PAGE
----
Old too soon, wise too late…

“If I only knew then what I know now” is the all too common lament.  As it pertains to health, it doesn’t have to be this way.  You can gain benefit from someone else’s journey regarding their health insights in a much shorter time frame than you can in other aspects of life.  My journey has been pretty good, but it could have been much better.

When I wuz ignent (ignorant for you who don’t speak stupid) I did whatever came to mind. I ate whatever I wanted and lived the charmed life of youth.  Since the brain doesn’t finish developing till around 25, young people are called immortals because they are only mildly capable of looking into the future. They are barely able to see how consequences can pile up, how lines of probable outcomes intersect, or the eventual day of reckoning comes due.  For me, the future didn’t exist. I think such is the case for everyone.

But that day does come eventually. That is what these emails are about, shining a light far enough up the path for you to take reasonable course corrections so you don’t face a day when all your choices suck. The smarter you work on yourself today, the easier life will be on you down the road. This is absolutely the case with your eating habits. My ignorance did not know about factors that are commonplace knowledge today. Gluten free did not exist 10 years ago.  Now every restaurant has a gluten-free selection. Food combinations – wha?

My story: I grew up eating a normal meat and potatoes with a side of bread kind of lifestyle. Salads were small and infrequent. I could go through a box of Captain Crunch in two sittings. I would chug nearly a quart of milk out of the container after dinner. I had a bowl of ice cream pretty much every night. Yet, I was not overweight mostly because of youthful activity and family lineage. However, that kind of food combo doesn’t provide a great foundation for life. As I entered my mid-twenties, my activity level dropped, but my love for pizza didn’t. I discovered microbrews. In my thirties, children complexities entered the scene and my activities dropped again.  My wife and I were forced to embrace the notion of nutritional education and discipline.  Now twenty years later, I’m finally getting the hang of it.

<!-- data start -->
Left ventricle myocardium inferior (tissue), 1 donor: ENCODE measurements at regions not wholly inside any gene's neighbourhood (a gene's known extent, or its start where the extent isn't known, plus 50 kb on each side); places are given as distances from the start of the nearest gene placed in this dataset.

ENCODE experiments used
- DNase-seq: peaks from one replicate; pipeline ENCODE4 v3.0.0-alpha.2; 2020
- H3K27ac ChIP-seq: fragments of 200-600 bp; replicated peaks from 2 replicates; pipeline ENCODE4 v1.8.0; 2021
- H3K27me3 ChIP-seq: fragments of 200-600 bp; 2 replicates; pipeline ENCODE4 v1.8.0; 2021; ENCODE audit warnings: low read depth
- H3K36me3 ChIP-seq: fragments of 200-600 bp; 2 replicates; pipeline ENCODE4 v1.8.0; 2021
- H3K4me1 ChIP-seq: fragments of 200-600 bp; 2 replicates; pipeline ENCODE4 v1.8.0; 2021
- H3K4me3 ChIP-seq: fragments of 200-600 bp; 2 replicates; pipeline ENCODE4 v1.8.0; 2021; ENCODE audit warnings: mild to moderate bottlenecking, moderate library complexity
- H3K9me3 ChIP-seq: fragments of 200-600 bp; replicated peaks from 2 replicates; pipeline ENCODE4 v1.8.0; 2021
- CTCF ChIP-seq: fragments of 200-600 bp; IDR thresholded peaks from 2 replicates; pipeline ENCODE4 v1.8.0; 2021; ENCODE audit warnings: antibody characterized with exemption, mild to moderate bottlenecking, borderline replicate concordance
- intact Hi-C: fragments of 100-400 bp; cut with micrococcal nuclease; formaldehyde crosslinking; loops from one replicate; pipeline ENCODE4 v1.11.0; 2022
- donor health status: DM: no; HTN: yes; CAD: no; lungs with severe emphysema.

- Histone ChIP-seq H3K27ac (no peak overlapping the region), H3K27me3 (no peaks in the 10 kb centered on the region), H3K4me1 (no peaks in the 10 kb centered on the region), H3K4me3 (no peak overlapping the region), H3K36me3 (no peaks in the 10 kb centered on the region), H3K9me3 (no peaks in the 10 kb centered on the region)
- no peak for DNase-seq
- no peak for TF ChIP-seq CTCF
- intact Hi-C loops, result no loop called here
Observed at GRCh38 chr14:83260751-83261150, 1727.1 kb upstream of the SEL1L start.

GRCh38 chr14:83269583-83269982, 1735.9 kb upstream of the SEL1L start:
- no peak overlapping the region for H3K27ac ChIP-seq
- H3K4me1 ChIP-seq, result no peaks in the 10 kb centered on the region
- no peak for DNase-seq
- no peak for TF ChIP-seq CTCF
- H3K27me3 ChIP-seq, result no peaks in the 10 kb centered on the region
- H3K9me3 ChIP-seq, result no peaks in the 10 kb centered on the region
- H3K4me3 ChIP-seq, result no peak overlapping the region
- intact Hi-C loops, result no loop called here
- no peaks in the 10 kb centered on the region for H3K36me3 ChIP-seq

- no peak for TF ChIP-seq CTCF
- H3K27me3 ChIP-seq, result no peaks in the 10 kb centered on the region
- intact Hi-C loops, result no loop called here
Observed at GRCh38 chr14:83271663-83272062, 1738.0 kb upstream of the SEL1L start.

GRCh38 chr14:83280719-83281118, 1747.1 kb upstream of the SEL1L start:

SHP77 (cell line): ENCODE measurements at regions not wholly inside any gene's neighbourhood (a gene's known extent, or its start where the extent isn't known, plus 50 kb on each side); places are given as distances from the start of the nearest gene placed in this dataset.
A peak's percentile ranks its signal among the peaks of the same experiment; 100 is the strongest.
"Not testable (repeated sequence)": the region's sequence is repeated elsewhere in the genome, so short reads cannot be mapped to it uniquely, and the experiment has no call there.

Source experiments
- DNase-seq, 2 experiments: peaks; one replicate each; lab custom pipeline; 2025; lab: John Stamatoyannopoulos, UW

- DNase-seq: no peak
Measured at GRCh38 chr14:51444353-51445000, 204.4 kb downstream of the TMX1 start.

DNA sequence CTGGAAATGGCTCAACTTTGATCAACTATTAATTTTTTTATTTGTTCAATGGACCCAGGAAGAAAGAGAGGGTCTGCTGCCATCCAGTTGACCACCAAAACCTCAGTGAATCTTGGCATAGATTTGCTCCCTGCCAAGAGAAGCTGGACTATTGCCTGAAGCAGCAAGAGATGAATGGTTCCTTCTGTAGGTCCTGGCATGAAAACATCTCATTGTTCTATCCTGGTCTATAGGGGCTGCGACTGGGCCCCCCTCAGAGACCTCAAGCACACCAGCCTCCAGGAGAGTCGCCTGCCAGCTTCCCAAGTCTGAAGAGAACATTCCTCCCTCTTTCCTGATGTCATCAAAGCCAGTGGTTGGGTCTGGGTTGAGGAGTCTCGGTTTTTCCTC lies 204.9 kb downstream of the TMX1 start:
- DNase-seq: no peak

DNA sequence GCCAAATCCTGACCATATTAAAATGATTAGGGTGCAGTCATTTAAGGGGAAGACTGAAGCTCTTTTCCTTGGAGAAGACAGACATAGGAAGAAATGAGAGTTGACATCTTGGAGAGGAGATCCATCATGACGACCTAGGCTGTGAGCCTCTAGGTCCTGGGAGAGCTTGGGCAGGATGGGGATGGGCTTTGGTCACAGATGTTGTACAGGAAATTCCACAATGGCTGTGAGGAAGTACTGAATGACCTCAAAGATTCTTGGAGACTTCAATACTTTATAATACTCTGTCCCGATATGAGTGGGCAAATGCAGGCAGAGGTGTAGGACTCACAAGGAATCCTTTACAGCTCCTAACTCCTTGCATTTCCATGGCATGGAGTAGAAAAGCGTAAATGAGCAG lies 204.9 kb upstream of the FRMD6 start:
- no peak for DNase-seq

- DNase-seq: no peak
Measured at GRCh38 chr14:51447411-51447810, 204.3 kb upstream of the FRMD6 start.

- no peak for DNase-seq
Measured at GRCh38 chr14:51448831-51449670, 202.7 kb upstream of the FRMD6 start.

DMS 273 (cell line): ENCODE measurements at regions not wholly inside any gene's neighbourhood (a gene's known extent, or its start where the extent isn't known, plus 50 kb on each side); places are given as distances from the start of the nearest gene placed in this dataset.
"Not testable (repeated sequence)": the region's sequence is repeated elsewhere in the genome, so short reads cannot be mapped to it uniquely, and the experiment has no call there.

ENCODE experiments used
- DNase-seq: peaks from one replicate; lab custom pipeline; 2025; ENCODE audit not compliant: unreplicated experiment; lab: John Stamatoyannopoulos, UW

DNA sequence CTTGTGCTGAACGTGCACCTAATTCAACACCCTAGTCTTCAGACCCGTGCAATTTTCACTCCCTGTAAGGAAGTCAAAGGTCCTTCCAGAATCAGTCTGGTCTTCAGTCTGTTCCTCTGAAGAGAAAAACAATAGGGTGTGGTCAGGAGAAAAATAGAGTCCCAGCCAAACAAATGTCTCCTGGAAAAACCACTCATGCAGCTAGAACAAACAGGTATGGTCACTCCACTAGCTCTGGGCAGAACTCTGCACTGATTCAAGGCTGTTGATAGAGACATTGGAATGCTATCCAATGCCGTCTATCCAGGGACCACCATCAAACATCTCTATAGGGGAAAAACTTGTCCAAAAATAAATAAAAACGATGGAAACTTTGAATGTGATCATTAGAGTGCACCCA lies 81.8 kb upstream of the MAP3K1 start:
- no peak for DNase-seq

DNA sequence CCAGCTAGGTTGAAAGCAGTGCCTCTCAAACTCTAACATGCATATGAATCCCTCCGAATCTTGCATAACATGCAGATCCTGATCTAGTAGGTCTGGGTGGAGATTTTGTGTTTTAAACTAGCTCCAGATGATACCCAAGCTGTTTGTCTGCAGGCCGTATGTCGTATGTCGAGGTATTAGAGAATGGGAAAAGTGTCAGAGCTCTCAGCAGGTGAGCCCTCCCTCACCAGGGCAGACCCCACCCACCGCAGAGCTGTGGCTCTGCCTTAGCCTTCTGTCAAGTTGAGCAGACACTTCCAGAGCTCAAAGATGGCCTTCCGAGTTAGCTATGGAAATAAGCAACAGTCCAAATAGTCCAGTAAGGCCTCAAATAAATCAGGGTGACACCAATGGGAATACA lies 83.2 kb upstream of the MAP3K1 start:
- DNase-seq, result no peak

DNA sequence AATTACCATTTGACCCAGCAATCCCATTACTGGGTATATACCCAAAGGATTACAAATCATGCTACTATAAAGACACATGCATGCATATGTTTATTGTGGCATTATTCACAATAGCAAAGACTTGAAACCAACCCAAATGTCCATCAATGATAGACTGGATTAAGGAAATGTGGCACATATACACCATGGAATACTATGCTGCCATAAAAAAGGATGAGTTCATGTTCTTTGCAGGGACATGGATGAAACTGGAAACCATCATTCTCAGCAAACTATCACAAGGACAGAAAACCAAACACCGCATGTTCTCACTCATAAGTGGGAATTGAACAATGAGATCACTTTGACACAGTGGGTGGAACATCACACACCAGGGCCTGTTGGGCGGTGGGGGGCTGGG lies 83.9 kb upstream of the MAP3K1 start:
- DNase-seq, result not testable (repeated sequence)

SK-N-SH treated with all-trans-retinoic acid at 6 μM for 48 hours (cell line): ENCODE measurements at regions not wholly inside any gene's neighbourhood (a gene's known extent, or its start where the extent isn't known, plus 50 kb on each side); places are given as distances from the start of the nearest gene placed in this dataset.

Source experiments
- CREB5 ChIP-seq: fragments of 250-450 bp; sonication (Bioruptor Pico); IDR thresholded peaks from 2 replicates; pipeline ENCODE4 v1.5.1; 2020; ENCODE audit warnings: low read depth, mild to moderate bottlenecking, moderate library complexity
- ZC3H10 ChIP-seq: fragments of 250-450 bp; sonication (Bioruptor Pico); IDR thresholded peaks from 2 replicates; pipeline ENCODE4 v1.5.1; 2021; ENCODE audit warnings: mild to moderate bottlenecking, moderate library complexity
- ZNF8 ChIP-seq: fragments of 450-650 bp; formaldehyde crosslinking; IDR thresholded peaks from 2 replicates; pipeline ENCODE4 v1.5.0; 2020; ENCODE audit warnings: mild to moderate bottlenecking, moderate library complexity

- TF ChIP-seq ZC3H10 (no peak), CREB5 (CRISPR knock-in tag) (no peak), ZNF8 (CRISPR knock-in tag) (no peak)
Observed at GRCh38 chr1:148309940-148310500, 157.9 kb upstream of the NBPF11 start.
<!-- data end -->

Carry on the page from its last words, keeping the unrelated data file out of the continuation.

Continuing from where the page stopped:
Here’s the thing, as you know I’m no health expert.  All my current conclusions are from several decades of living, learning, and observing my habits and the drawing conclusions. I’m not talking straightforward cause and effect.  For example, I started getting springtime allergies. So naturally I took drugs to reduce the effect of sneezing attacks. Come to find out, steroids can cause sterility. Uhg. Ok, no drugs. A few years later I determined that I had a gluten intolerance. A few years after that, I observed the connection between the two. So now, instead of taking drugs, I have greatly (90%) reduced my flour and grain intake. Allergies are dramatically gone. Proof? No, but that’s my story.  That’s one result I could not get from Health USA because their proscription was to just take drugs.

So here’s a generic summary of what I learned. It may not be perfectly sound, but it introduces some topics you can introduce to your youthful life that might save you some headaches down the road:

Know your body type 
My body likes meat.  I eat protein and am grouchy without it.  I like salads, but there has to be meat in it.  My wife is the opposite.  She needs mostly salads. It’s valuable to understand your body type, blood type, personality type, etc. There are so many factors you should consider in order to customize your habits. What’s your type?

Learn good food combinations
Come to find out, different foods digest at different rates.  Who knew? If you eat meat with potatoes, the starches digest first while the meat passes through without fully digesting.  Ever see those big guys with big bellies that are drum tight? They’re not fat, just big bellies. Undigested fecal matter. It’s poop. Those guys are literally full of shit. So don’t be those guys. Instead, eat starches with salads; eat meats with salads, but not meat with starches. There’s a whole lot more to this topic. But if you do this, you won’t gain as much weight and you’ll have easier bowel movements.

Avoid Gluten (simple grains) 
Glue and gluten are related. Gluten in my system produces mucus. Yummy. It produces it in my sinuses and in my digestive tract. So when I eat breads and pastas, mucus in my digestive tract prevents my food from digesting and I get gluten belly, that god-awful bloated feeling. Furthermore, my sinuses drain. In the springtime, my allergies are made dramatically worse due to the phlegm present in my system. When I heard that I needed to give up beer in order to go “Gluten-Free” I said “Ah hell, no”.  So I’m not totally gluten free, but I’m mostly there. Be aware what breads do to you.